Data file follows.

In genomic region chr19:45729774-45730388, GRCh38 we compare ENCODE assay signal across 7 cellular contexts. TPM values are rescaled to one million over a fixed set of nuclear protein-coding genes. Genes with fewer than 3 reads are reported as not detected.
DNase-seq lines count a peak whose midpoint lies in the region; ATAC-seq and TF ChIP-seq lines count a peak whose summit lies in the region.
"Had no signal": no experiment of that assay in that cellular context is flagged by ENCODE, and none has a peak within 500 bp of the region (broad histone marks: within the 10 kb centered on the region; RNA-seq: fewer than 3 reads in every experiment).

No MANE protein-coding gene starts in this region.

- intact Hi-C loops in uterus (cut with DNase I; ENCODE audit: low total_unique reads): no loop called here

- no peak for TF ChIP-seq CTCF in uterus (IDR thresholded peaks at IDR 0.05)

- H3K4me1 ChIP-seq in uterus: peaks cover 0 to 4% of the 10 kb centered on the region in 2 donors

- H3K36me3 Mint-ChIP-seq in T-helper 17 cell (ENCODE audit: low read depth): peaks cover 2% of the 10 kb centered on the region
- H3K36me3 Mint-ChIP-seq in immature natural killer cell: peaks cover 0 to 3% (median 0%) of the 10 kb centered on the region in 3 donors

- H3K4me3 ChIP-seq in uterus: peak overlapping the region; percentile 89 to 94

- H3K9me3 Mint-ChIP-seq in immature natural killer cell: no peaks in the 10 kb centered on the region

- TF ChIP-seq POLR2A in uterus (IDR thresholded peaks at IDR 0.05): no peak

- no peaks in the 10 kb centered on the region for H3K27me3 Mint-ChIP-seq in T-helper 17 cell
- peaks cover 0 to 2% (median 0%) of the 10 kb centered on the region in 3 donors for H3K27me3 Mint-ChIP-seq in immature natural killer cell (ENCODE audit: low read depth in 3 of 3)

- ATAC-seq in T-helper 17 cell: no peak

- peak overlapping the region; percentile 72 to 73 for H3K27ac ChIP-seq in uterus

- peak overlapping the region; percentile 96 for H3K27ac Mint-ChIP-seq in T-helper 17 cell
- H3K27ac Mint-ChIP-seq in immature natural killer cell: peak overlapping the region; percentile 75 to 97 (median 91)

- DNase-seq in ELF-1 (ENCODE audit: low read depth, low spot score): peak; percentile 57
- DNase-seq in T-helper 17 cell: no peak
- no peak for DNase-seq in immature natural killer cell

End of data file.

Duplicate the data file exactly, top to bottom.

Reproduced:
In genomic region chr19:45729774-45730388, GRCh38 we compare ENCODE assay signal across 7 cellular contexts. TPM values are rescaled to one million over a fixed set of nuclear protein-coding genes. Genes with fewer than 3 reads are reported as not detected.
DNase-seq lines count a peak whose midpoint lies in the region; ATAC-seq and TF ChIP-seq lines count a peak whose summit lies in the region.
"Had no signal": no experiment of that assay in that cellular context is flagged by ENCODE, and none has a peak within 500 bp of the region (broad histone marks: within the 10 kb centered on the region; RNA-seq: fewer than 3 reads in every experiment).

No MANE protein-coding gene starts in this region.

- intact Hi-C loops in uterus (cut with DNase I; ENCODE audit: low total_unique reads): no loop called here

- no peak for TF ChIP-seq CTCF in uterus (IDR thresholded peaks at IDR 0.05)

- H3K4me1 ChIP-seq in uterus: peaks cover 0 to 4% of the 10 kb centered on the region in 2 donors

- H3K36me3 Mint-ChIP-seq in T-helper 17 cell (ENCODE audit: low read depth): peaks cover 2% of the 10 kb centered on the region
- H3K36me3 Mint-ChIP-seq in immature natural killer cell: peaks cover 0 to 3% (median 0%) of the 10 kb centered on the region in 3 donors

- H3K4me3 ChIP-seq in uterus: peak overlapping the region; percentile 89 to 94

- H3K9me3 Mint-ChIP-seq in immature natural killer cell: no peaks in the 10 kb centered on the region

- TF ChIP-seq POLR2A in uterus (IDR thresholded peaks at IDR 0.05): no peak

- no peaks in the 10 kb centered on the region for H3K27me3 Mint-ChIP-seq in T-helper 17 cell
- peaks cover 0 to 2% (median 0%) of the 10 kb centered on the region in 3 donors for H3K27me3 Mint-ChIP-seq in immature natural killer cell (ENCODE audit: low read depth in 3 of 3)

- ATAC-seq in T-helper 17 cell: no peak

- peak overlapping the region; percentile 72 to 73 for H3K27ac ChIP-seq in uterus

- peak overlapping the region; percentile 96 for H3K27ac Mint-ChIP-seq in T-helper 17 cell
- H3K27ac Mint-ChIP-seq in immature natural killer cell: peak overlapping the region; percentile 75 to 97 (median 91)

- DNase-seq in ELF-1 (ENCODE audit: low read depth, low spot score): peak; percentile 57
- DNase-seq in T-helper 17 cell: no peak
- no peak for DNase-seq in immature natural killer cell